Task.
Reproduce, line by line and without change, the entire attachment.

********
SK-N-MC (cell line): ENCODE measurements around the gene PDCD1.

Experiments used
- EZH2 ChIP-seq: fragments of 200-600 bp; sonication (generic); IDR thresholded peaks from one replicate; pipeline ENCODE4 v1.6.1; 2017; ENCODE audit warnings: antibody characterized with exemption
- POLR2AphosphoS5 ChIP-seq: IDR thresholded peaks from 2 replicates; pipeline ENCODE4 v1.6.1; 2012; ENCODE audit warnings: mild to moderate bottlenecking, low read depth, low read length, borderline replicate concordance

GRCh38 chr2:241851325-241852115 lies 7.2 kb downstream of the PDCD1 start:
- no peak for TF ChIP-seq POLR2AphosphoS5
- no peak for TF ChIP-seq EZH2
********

SK-N-MC (cell line): ENCODE measurements around the gene PDCD1.

Experiments used
- EZH2 ChIP-seq: fragments of 200-600 bp; sonication (generic); IDR thresholded peaks from one replicate; pipeline ENCODE4 v1.6.1; 2017; ENCODE audit warnings: antibody characterized with exemption
- POLR2AphosphoS5 ChIP-seq: IDR thresholded peaks from 2 replicates; pipeline ENCODE4 v1.6.1; 2012; ENCODE audit warnings: mild to moderate bottlenecking, low read depth, low read length, borderline replicate concordance

GRCh38 chr2:241851325-241852115 lies 7.2 kb downstream of the PDCD1 start:
- no peak for TF ChIP-seq POLR2AphosphoS5
- no peak for TF ChIP-seq EZH2